Our forefathers were “the dissenters” excluded from public office and universities. They came to America seeking political and religious freedom. All were Christians.
Speelberg writes, “At a time when most Americans were uninformed, misinformed, or simply afraid of Islam, Thomas Jefferson imagined Muslims as future citizens of his new nation. His engagement with the faith began with the purchase of a Qur’an eleven years before he wrote the Declaration of Independence.” The problem is Speelberg’s statement is simply not true. Jefferson engaged the Mahometans alright but not in the way presented by Speelberg. While true Jefferson owned a Qu’ran, it was to fight against the Barbary pirates and Islam, not embrace them.
Gerard W. Gawalt in “America and the Barbary Pirates: An International Battle Against an Unconventional Foe” writes:
Ruthless, unconventional foes are not new to the United States of America. More than two hundred years ago the newly established United States made its first attempt to fight an overseas battle to protect its private citizens by building an international coalition against an unconventional enemy. Then the enemies were pirates and piracy. The focus of the United States and a proposed international coalition was the Barbary Pirates of North Africa.
Pirate ships and crews from the North African states of Tripoli, Tunis, Morocco, and Algiers (the Barbary Coast) were the scourge of the Mediterranean. Capturing merchant ships and holding their crews for ransom provided the rulers of these nations with wealth and naval power. In fact, the Roman Catholic Religious Order of Mathurins [Order of Trinitarians] had operated from France for centuries with the special mission of collecting and disbursing funds for the relief and ransom of prisoners of Mediterranean pirates.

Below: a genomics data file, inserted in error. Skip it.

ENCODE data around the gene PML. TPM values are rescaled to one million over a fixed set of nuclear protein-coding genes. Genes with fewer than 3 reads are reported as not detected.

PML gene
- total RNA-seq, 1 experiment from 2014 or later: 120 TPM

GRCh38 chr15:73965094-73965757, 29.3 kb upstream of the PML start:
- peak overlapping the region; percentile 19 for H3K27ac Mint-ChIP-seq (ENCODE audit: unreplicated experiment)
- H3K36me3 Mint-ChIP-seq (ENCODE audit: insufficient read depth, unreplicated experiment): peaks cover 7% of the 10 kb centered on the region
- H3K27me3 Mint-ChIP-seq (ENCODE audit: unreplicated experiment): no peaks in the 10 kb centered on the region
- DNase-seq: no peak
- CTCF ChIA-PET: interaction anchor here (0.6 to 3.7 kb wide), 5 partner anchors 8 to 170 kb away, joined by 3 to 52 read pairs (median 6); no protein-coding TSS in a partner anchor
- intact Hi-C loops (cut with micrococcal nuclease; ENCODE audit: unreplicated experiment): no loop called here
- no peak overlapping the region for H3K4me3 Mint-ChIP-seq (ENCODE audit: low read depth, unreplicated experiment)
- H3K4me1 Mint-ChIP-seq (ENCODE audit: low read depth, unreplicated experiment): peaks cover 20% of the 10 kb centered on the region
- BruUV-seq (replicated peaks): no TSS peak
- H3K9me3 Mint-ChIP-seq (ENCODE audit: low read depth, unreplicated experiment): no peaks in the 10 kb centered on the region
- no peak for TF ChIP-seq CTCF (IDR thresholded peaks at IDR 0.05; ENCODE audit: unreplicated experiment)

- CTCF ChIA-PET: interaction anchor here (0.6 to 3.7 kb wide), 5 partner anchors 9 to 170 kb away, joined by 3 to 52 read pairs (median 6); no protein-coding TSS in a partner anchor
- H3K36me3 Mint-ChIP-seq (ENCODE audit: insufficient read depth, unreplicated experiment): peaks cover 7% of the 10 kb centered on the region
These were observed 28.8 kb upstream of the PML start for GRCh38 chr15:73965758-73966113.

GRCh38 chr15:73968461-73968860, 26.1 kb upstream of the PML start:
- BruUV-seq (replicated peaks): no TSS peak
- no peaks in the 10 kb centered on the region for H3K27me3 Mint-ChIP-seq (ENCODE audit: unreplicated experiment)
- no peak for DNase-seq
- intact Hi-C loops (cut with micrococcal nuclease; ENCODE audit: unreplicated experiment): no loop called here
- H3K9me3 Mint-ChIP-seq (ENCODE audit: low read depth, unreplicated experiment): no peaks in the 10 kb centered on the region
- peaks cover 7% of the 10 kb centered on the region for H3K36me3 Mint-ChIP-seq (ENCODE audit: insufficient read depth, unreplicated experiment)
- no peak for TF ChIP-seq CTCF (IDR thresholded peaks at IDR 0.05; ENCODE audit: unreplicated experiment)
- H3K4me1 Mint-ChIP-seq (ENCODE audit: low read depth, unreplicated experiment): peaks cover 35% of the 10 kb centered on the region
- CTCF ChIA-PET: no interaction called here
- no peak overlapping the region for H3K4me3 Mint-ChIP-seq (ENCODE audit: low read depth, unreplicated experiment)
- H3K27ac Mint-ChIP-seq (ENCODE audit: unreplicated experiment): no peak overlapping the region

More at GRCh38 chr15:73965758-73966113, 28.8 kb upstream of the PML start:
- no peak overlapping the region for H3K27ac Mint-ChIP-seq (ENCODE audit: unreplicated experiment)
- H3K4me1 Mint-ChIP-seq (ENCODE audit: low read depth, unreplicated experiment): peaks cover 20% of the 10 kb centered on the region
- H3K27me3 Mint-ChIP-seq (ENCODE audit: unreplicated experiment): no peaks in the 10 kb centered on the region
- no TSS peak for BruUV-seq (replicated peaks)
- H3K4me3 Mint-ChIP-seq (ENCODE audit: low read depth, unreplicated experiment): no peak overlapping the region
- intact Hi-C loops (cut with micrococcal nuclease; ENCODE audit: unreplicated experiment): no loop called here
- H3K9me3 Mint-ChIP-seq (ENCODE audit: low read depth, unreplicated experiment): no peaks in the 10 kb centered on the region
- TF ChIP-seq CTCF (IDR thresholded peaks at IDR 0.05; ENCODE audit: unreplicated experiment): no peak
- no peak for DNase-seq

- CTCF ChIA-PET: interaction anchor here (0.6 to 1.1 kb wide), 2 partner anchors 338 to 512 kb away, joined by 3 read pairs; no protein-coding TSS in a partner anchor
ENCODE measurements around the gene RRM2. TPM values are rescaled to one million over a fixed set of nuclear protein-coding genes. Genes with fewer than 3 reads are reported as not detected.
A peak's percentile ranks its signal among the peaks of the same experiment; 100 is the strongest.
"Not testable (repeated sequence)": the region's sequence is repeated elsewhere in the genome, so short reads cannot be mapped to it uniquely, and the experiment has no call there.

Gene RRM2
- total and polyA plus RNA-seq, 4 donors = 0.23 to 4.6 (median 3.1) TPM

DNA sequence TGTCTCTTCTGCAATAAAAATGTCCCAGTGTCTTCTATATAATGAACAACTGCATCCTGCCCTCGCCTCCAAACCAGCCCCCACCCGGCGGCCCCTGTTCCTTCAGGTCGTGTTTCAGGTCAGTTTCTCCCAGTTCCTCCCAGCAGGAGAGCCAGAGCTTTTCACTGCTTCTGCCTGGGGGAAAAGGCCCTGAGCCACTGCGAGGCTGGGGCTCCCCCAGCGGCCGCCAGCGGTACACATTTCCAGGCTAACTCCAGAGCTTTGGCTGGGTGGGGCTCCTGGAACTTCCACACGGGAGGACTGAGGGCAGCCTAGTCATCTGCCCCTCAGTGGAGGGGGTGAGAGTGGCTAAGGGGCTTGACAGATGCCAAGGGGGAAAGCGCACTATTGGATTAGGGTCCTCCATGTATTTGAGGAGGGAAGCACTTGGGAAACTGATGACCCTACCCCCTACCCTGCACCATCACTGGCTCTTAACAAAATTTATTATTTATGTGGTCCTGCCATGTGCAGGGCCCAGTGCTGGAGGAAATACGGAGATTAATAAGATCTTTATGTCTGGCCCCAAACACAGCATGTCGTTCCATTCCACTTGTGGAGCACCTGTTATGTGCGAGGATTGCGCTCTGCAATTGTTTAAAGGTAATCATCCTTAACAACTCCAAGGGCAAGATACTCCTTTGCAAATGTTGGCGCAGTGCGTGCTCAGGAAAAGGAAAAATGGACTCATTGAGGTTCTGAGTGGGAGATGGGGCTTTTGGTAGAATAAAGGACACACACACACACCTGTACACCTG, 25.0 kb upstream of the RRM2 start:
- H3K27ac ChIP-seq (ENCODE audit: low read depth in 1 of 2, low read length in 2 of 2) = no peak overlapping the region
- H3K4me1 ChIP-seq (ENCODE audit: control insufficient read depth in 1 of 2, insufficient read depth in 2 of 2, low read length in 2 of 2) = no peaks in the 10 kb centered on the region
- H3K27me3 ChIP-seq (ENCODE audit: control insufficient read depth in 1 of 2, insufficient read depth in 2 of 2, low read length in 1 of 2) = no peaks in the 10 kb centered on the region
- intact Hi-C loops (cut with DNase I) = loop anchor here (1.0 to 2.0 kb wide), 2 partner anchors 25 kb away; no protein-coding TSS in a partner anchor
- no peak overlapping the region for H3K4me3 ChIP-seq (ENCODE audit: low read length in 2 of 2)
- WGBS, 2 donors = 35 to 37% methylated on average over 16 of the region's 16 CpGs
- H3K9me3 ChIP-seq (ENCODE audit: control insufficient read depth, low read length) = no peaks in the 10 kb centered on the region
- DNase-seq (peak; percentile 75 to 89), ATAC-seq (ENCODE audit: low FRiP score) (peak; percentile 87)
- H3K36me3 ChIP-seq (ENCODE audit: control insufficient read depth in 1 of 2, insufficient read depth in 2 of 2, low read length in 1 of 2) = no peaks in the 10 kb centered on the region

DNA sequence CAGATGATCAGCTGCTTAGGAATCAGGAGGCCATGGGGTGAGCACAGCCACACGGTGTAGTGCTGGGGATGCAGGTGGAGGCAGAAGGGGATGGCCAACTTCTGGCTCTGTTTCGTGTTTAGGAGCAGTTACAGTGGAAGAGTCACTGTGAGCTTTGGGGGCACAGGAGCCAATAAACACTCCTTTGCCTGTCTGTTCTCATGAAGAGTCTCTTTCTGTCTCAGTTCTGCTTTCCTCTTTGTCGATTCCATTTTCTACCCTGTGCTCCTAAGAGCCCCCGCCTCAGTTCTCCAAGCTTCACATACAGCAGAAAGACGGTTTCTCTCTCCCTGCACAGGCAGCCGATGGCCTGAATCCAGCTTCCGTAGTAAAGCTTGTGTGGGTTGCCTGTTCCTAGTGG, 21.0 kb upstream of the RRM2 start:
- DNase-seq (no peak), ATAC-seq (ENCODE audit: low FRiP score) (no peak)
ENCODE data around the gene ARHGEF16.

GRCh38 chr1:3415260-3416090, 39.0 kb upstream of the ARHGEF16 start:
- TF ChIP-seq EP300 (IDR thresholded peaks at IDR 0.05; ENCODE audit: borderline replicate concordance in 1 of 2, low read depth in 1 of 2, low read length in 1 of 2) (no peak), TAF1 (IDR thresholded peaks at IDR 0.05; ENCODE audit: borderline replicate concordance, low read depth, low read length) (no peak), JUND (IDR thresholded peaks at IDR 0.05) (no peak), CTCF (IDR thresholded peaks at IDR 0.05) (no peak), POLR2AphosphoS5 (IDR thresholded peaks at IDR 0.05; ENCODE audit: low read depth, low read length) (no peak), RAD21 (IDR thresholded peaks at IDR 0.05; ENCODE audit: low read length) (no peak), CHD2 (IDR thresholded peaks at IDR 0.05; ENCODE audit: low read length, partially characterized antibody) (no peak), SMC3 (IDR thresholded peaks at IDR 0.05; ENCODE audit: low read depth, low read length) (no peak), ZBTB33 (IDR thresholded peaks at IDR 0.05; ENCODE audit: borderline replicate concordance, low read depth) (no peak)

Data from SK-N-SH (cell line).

Regarding Thomas Jefferson’s opinion of these Mahometans Gawalt found:
Thomas Jefferson, United States minister to France, opposed the payment of tribute, as he later testified in words that have a particular resonance today. In his autobiography Jefferson wrote that in 1785 and 1786 he unsuccessfully “endeavored to form an association of the powers subject to habitual depredation from them. I accordingly prepared, and proposed to their ministers at Paris, for consultation with their governments, articles of a special confederation.” Jefferson argued that “The object of the convention shall be to compel the piratical States to perpetual peace.” Jefferson prepared a detailed plan for the interested states. “Portugal, Naples, the two Sicilies, Venice, Malta, Denmark and Sweden were favorably disposed to such an association,” Jefferson remembered, but there were “apprehensions” that England and France would follow their own paths, “and so it fell through.”